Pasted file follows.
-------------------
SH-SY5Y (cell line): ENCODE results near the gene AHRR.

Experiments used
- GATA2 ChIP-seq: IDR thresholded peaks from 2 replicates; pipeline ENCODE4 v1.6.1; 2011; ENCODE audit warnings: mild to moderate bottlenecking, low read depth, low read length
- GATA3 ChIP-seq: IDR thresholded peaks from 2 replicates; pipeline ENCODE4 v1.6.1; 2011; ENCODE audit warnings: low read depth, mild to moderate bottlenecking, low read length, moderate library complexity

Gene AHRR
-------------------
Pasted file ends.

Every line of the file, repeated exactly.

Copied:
SH-SY5Y (cell line): ENCODE results near the gene AHRR.

Experiments used
- GATA2 ChIP-seq: IDR thresholded peaks from 2 replicates; pipeline ENCODE4 v1.6.1; 2011; ENCODE audit warnings: mild to moderate bottlenecking, low read depth, low read length
- GATA3 ChIP-seq: IDR thresholded peaks from 2 replicates; pipeline ENCODE4 v1.6.1; 2011; ENCODE audit warnings: low read depth, mild to moderate bottlenecking, low read length, moderate library complexity

Gene AHRR